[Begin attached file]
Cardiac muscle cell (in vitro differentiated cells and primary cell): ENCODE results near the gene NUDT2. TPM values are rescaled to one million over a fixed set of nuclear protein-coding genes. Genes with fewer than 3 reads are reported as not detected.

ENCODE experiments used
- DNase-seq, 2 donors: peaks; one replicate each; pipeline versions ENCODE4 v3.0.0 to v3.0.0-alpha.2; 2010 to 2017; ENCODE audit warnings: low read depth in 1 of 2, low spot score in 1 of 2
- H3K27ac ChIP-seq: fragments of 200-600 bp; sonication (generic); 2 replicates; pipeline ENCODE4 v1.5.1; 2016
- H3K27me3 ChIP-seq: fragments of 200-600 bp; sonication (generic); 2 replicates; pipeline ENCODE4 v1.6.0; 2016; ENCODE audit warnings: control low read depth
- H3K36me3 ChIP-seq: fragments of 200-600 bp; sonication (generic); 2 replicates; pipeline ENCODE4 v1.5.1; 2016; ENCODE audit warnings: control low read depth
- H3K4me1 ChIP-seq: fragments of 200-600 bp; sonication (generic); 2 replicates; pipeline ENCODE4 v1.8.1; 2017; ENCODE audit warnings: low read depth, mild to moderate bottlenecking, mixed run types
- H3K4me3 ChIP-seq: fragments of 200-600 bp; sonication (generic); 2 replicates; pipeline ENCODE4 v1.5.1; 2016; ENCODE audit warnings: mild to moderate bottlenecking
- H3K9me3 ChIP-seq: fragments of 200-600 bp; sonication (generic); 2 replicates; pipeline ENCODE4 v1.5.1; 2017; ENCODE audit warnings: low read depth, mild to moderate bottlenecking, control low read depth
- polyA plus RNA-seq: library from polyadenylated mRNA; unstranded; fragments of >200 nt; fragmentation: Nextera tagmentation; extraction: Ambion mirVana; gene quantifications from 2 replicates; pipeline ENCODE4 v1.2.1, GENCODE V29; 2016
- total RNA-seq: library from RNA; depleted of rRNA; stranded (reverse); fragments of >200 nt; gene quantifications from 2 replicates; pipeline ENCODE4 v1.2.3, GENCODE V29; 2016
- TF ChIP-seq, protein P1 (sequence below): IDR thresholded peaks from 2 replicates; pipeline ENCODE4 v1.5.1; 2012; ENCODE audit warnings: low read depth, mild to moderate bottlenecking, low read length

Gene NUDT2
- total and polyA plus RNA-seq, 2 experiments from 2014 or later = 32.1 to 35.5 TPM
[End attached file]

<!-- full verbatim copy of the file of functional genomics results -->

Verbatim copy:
Cardiac muscle cell (in vitro differentiated cells and primary cell): ENCODE results near the gene NUDT2. TPM values are rescaled to one million over a fixed set of nuclear protein-coding genes. Genes with fewer than 3 reads are reported as not detected.

ENCODE experiments used
- DNase-seq, 2 donors: peaks; one replicate each; pipeline versions ENCODE4 v3.0.0 to v3.0.0-alpha.2; 2010 to 2017; ENCODE audit warnings: low read depth in 1 of 2, low spot score in 1 of 2
- H3K27ac ChIP-seq: fragments of 200-600 bp; sonication (generic); 2 replicates; pipeline ENCODE4 v1.5.1; 2016
- H3K27me3 ChIP-seq: fragments of 200-600 bp; sonication (generic); 2 replicates; pipeline ENCODE4 v1.6.0; 2016; ENCODE audit warnings: control low read depth
- H3K36me3 ChIP-seq: fragments of 200-600 bp; sonication (generic); 2 replicates; pipeline ENCODE4 v1.5.1; 2016; ENCODE audit warnings: control low read depth
- H3K4me1 ChIP-seq: fragments of 200-600 bp; sonication (generic); 2 replicates; pipeline ENCODE4 v1.8.1; 2017; ENCODE audit warnings: low read depth, mild to moderate bottlenecking, mixed run types
- H3K4me3 ChIP-seq: fragments of 200-600 bp; sonication (generic); 2 replicates; pipeline ENCODE4 v1.5.1; 2016; ENCODE audit warnings: mild to moderate bottlenecking
- H3K9me3 ChIP-seq: fragments of 200-600 bp; sonication (generic); 2 replicates; pipeline ENCODE4 v1.5.1; 2017; ENCODE audit warnings: low read depth, mild to moderate bottlenecking, control low read depth
- polyA plus RNA-seq: library from polyadenylated mRNA; unstranded; fragments of >200 nt; fragmentation: Nextera tagmentation; extraction: Ambion mirVana; gene quantifications from 2 replicates; pipeline ENCODE4 v1.2.1, GENCODE V29; 2016
- total RNA-seq: library from RNA; depleted of rRNA; stranded (reverse); fragments of >200 nt; gene quantifications from 2 replicates; pipeline ENCODE4 v1.2.3, GENCODE V29; 2016
- TF ChIP-seq, protein P1 (sequence below): IDR thresholded peaks from 2 replicates; pipeline ENCODE4 v1.5.1; 2012; ENCODE audit warnings: low read depth, mild to moderate bottlenecking, low read length

Gene NUDT2
- total and polyA plus RNA-seq, 2 experiments from 2014 or later = 32.1 to 35.5 TPM